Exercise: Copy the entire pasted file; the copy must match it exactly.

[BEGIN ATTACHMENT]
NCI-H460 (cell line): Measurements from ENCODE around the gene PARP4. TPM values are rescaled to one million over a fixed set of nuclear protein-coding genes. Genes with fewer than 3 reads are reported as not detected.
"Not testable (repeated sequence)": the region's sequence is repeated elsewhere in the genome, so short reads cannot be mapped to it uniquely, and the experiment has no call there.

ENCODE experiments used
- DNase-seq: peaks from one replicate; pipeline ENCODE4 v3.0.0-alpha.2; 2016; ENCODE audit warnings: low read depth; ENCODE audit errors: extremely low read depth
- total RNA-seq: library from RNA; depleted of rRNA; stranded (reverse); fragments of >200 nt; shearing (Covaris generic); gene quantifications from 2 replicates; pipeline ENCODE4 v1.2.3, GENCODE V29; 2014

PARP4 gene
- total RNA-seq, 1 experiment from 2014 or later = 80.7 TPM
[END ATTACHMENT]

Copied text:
NCI-H460 (cell line): Measurements from ENCODE around the gene PARP4. TPM values are rescaled to one million over a fixed set of nuclear protein-coding genes. Genes with fewer than 3 reads are reported as not detected.
"Not testable (repeated sequence)": the region's sequence is repeated elsewhere in the genome, so short reads cannot be mapped to it uniquely, and the experiment has no call there.

ENCODE experiments used
- DNase-seq: peaks from one replicate; pipeline ENCODE4 v3.0.0-alpha.2; 2016; ENCODE audit warnings: low read depth; ENCODE audit errors: extremely low read depth
- total RNA-seq: library from RNA; depleted of rRNA; stranded (reverse); fragments of >200 nt; shearing (Covaris generic); gene quantifications from 2 replicates; pipeline ENCODE4 v1.2.3, GENCODE V29; 2014

PARP4 gene
- total RNA-seq, 1 experiment from 2014 or later = 80.7 TPM